Once we arrive in heaven, the signs are no longer necessary.

They are caught up into something more amazing than any amusement park—the marriage of Christ and the church.

What’s true of marriage is true of family.

Earthly families will be swept up into a greater reality—the body of Christ.

This is not to say our believing family members will become strangers in the new earth. “Do I know you? You look vaguely familiar. Were we friends on Facebook?”

Rather, as Rob Plummer writes, “If our children stand beside us in eternity, it will not be as our children but as our blood-redeemed brothers and sisters.”

It’s not so much that we lose our old family but that we gain a new family—a larger eternal one.

Right now family serves an earthly purpose. But the day will come when it will be transformed into a glorious experience that is multiplied and magnified by the larger family to which we are united.

As Randy Alcorn has said, “God usually doesn’t replace His original creation, but when He does, He replaces it with something that is far better, never worse.”

Many people have horrible experiences with their families.

If the whole concept of family calls to mind brokenness and pain, memories that elicit deep shame, or something from which you had to flee, please know that what God is preparing for you is not simply a family reboot.

Rather, it’s what family should have been all along—only more glorious.

Your next home will be led by a perfect Father and occupied by new brothers and sisters who have shed the scales of sin.

There is a future awaiting you where the memories of grief will pass.

My prayer is that the idea of having your broken family swept up into a new church family—even in this life—will be joyful news for you.

And I pray that as you walk in community with God’s people, you’ll find hope in the Father of love, who longs to one day bring you into a new home where you will no longer know suffering or pain.


Dave Harvey serves as the president of Great Commission Collective. He pastored for thirty-three years, serves on the board of CCEF, and travels widely across networks and denominations as a popular conference speaker. Dave is the author of I Still Do; Am I Called?; and Rescuing Ambition; and a coauthor of Letting Go: Rugged Love for Wayward Souls.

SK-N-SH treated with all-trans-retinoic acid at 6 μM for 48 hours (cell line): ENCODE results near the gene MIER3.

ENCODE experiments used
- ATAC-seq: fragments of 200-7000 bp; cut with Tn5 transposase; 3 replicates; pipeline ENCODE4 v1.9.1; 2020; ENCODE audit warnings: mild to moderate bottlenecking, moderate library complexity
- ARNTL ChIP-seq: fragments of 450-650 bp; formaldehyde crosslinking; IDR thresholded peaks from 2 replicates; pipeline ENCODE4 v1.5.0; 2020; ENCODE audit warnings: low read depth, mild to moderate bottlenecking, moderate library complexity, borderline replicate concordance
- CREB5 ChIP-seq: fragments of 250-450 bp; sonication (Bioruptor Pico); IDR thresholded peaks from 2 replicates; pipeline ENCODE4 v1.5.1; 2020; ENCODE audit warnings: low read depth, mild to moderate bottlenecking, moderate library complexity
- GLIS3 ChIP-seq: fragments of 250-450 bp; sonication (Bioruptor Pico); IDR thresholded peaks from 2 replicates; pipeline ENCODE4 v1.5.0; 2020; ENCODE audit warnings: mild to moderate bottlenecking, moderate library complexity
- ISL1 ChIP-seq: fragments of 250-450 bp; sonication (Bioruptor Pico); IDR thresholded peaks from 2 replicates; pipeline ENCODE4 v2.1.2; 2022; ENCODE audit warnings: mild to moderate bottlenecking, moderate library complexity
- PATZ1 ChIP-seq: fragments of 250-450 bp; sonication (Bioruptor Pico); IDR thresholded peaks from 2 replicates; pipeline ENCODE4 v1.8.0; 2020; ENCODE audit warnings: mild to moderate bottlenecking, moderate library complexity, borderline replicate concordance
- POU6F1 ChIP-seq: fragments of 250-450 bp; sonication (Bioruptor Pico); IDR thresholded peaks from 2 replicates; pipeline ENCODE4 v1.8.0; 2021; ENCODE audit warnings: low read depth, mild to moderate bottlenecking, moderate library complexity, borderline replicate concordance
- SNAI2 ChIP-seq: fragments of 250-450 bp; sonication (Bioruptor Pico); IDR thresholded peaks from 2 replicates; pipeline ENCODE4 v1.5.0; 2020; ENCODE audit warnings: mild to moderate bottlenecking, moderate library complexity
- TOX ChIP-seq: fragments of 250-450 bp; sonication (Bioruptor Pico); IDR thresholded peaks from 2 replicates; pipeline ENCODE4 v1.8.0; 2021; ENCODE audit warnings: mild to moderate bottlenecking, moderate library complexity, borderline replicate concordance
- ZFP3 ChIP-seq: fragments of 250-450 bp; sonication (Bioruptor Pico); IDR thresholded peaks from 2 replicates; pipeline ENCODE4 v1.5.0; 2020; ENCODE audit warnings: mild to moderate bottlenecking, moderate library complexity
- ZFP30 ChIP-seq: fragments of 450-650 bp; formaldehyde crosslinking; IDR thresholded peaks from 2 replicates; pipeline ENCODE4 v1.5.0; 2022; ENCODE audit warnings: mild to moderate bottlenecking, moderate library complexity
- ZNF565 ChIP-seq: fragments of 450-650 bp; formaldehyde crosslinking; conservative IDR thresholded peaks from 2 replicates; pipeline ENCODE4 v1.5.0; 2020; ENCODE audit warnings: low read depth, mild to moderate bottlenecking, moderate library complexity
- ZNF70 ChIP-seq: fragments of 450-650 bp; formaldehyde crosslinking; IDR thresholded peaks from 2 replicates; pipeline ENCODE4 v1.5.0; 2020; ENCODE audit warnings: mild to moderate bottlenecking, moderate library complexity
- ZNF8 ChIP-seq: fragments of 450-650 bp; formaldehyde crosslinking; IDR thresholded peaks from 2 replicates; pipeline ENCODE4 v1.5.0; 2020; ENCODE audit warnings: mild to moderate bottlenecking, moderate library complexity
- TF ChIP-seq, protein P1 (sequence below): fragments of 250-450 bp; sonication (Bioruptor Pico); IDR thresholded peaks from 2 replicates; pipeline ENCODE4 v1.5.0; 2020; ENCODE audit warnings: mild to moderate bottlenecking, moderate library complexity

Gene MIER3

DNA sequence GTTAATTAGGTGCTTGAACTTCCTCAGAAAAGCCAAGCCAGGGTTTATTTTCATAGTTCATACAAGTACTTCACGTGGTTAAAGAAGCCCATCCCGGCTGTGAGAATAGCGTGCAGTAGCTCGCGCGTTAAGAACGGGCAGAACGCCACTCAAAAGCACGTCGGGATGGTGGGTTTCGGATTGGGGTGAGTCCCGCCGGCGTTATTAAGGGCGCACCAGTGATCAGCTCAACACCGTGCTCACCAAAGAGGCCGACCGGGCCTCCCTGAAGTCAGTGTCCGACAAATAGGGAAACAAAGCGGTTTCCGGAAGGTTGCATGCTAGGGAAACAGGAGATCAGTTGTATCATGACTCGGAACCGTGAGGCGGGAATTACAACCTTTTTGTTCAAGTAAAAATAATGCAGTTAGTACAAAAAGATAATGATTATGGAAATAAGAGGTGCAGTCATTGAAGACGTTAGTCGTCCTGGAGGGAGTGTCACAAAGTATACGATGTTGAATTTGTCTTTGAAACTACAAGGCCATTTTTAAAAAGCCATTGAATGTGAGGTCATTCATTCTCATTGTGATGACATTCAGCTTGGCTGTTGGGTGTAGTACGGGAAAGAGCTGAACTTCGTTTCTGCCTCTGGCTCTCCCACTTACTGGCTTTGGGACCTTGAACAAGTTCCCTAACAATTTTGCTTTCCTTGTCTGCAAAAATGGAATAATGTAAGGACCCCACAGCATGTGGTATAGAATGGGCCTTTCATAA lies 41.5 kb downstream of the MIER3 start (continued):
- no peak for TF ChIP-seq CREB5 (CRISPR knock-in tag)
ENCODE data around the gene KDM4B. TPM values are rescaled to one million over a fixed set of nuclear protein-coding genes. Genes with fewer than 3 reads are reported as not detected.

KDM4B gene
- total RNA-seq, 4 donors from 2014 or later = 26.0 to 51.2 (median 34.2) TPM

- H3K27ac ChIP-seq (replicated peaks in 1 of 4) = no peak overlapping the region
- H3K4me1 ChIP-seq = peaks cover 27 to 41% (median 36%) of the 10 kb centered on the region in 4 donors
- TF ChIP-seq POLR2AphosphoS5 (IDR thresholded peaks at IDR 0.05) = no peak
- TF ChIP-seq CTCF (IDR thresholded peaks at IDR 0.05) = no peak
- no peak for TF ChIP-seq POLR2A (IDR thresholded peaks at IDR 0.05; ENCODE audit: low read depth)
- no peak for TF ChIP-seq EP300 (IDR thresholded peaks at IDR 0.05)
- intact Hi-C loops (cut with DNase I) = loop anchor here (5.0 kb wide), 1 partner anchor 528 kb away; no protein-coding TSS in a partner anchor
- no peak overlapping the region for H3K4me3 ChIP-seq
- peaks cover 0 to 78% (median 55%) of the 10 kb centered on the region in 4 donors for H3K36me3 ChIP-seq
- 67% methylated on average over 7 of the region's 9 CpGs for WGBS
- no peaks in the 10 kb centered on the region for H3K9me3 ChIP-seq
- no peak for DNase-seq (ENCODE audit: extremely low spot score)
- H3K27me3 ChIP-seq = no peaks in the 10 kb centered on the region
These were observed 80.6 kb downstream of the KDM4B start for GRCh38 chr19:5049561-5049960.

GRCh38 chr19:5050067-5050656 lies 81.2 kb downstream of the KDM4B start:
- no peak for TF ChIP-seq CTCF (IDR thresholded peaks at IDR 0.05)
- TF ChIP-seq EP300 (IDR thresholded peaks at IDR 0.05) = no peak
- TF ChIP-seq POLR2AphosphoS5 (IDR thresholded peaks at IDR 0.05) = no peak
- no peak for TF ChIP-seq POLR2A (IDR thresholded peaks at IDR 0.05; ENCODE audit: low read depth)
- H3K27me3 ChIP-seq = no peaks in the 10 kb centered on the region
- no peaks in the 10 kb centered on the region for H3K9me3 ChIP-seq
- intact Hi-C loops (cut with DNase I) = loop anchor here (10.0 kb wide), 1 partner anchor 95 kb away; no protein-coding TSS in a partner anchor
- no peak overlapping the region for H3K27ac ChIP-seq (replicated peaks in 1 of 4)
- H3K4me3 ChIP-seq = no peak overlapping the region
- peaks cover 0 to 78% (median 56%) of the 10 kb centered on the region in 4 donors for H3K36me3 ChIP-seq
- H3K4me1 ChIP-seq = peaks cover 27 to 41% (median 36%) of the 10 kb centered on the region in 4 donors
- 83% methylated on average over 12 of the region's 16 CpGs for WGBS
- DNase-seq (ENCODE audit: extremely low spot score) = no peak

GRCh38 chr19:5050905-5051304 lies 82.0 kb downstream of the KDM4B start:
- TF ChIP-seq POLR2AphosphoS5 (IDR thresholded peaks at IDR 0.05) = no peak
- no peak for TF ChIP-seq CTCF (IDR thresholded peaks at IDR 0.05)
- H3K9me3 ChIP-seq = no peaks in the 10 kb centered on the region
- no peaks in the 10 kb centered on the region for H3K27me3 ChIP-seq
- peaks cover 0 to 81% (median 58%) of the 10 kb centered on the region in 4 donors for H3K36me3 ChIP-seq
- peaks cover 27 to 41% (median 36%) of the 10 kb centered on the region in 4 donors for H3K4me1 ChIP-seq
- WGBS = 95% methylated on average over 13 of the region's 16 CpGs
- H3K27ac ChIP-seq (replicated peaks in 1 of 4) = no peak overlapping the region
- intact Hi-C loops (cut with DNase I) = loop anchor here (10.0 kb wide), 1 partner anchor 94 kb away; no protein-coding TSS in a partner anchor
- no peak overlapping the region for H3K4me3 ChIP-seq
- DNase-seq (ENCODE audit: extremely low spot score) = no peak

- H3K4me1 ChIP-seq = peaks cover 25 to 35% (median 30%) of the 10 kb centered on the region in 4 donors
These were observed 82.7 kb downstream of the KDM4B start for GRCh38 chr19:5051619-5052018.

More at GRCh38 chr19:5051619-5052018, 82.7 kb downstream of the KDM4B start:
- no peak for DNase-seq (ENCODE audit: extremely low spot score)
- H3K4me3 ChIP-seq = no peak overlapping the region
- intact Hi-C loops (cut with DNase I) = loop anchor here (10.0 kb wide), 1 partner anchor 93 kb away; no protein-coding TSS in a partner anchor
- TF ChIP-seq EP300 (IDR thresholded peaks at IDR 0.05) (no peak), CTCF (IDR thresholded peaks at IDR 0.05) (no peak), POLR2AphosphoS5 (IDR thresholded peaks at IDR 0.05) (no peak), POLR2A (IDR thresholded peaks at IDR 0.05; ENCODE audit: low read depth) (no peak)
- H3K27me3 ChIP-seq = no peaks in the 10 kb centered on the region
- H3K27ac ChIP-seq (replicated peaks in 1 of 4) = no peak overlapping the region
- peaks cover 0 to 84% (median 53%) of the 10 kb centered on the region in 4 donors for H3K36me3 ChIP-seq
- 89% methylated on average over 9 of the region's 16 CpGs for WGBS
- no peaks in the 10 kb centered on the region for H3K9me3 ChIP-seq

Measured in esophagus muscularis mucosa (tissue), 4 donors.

Lasting marriages are built one defining moment at a time. The moment of blame. The moment of weakness. When your spouse suffers. When dreams disappoint. When the kids leave the nest. It’s how we think and behave toward one another in moments like these that determines whether our marriage endures or falters. Ultimately, these are invitations from God to consider our direction and pursue transformation.

With 37 years of marriage and 33 years of pastoring under his belt, in I Still Do, Dave Harvey has identified those life-defining moments of a post-newlywed marriage. He wants to help couples recognize them in their own relationships so that they can take a proactive, godly approach to resolving conflicts, holding one another up as change inevitably happens, and ensuring that their marriage survives and thrives.

Whether your relationship is maturing gracefully, just needs a tune-up, or you and your spouse are locked in conflict and your future seems uncertain, Dave Harvey has encouragement and practical tools to help strengthen what remains and build a rock-solid union for the days to come.

[ Our humble thanks to Baker for their partnership in today’s devotion ]